10 cities at 'high-risk' of experiencing OB-GYN shortages

Data compiled by the American Congress of Obstetricians and Gynecologists indicate the U.S. will experience a shortage of approximately 6,000 to 8,000 OB-GYN physicians by 2020, according to a recent report by Doximity, an online social networking platform for U.S. physicians.

In a report titled "OB-GYN Workload & Potential Shortages: The Coming U.S. Women's Health Crisis," Doximity analysts cited data released by CMS, CDC, board certification information, self-reported statistics and national census information on more than 30,000 full-time, board-certified OB-GYN physicians. To avoid including retired OB-GYNs, physicians over 70 years of age were excluded from the data set.

Researchers analyzed several factors that may contribute to OB-GYN shortage, including the average age of OB-GYN physicians across the 50 largest U.S. metropolitan cities by population, the average age of the OB-GYN workforce in each city and the number of births per OB-GYN per year. Using these factors, analysts developed a composite index score to assess how severe the risk of OB-GYN shortages is in each of the top 50 metropolitan areas.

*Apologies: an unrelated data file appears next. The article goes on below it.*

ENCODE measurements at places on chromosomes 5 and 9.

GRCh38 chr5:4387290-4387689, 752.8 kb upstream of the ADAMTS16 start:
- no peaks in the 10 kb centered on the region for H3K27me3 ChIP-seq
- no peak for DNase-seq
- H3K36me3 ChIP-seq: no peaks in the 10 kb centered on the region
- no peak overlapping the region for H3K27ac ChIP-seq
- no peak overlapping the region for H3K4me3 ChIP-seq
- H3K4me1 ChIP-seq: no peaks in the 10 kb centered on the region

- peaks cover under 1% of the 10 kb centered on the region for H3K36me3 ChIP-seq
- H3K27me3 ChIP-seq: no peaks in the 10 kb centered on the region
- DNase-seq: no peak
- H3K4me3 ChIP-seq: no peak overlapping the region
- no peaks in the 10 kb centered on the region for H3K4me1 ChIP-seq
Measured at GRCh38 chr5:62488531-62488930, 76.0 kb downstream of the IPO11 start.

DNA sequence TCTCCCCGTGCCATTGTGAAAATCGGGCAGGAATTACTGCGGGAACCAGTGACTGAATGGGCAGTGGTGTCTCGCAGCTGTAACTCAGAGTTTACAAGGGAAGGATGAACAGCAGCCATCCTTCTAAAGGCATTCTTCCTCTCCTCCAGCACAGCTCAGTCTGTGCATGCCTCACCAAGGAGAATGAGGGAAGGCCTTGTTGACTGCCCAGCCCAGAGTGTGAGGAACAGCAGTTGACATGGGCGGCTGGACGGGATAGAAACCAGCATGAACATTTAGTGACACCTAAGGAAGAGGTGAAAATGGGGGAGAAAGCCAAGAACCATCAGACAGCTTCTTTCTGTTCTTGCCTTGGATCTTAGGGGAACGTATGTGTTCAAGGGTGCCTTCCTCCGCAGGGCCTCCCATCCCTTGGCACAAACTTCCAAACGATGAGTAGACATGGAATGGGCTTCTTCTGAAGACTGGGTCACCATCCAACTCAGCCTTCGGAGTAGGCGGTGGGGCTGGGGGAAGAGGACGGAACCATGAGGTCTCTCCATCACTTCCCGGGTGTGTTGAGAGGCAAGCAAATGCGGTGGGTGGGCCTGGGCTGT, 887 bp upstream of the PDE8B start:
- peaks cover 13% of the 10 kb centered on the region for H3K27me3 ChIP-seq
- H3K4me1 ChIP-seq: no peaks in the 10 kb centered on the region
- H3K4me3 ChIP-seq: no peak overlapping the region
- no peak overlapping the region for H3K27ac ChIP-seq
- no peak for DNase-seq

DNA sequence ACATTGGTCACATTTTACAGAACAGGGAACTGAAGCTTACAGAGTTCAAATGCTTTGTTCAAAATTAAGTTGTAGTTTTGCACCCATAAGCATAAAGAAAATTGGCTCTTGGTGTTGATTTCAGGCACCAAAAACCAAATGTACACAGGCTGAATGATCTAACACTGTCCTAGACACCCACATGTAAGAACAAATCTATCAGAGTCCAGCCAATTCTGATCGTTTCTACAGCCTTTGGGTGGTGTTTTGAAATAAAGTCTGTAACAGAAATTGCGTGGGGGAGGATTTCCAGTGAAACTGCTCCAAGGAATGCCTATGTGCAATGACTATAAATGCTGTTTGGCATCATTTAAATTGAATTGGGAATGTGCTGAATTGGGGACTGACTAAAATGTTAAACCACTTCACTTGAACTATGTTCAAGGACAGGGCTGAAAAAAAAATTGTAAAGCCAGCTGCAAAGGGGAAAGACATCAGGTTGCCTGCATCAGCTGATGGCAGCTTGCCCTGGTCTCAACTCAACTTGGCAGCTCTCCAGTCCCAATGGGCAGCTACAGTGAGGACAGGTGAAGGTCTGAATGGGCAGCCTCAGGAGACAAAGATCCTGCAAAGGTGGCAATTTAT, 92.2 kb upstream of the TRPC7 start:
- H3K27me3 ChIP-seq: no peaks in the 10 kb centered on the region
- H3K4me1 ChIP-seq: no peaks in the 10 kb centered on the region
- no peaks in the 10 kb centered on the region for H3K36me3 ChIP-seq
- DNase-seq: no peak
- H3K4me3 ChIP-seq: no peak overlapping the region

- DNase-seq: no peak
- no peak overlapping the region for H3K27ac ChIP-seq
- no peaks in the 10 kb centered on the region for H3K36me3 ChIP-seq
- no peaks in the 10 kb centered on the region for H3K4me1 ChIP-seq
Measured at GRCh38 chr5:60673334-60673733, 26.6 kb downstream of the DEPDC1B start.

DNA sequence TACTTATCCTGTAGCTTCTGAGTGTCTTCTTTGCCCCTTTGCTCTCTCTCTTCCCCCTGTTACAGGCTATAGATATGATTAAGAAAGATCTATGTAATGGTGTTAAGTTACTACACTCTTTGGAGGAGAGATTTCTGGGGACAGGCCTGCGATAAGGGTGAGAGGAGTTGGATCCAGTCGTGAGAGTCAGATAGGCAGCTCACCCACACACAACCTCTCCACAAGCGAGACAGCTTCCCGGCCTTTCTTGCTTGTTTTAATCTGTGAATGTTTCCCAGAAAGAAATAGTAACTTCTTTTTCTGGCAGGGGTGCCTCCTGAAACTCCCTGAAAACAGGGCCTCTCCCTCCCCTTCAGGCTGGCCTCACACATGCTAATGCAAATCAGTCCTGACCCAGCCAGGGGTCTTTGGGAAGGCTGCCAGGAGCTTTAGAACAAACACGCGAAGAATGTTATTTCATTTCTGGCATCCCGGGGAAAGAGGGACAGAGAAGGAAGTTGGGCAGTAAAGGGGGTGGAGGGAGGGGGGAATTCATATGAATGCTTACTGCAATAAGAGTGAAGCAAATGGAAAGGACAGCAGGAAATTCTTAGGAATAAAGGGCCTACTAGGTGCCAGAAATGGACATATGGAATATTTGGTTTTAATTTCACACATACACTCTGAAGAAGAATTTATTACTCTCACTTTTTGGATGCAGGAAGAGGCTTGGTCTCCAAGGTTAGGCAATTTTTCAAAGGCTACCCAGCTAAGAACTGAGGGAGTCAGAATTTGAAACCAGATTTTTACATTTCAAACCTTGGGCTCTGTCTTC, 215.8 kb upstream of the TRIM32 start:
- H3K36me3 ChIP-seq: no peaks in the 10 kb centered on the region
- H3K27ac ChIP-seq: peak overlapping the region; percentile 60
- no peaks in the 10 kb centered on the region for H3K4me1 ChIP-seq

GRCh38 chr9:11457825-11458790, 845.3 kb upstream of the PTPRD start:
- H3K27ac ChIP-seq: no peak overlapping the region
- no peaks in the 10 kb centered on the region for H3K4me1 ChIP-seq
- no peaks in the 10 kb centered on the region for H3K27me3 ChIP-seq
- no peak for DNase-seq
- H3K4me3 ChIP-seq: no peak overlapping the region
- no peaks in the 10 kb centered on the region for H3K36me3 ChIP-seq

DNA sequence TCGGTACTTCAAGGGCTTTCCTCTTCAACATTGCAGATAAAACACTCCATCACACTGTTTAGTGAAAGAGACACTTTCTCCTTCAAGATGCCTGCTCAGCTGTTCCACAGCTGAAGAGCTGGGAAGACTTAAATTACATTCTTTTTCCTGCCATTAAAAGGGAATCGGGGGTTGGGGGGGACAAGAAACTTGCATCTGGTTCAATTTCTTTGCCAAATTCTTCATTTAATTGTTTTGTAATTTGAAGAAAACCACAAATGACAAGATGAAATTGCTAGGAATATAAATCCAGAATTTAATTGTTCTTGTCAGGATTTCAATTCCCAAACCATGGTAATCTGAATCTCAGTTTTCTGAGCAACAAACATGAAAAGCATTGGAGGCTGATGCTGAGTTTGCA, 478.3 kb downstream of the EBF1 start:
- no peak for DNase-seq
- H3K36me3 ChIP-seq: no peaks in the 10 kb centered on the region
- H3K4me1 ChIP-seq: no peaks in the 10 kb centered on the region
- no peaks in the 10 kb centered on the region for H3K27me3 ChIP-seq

Here are the top 10 cities with the highest risk of an OB-GYN shortage, according to Doximity.

1. Las Vegas
2. Orlando, Fla.
3. Los Angeles
4. Miami
5. Riverside, Calif.
6. Detroit
7. Memphis, Tenn.
8. Salt Lake City
9. St. Louis
10. Buffalo, N.Y.

To view the full report, click here.

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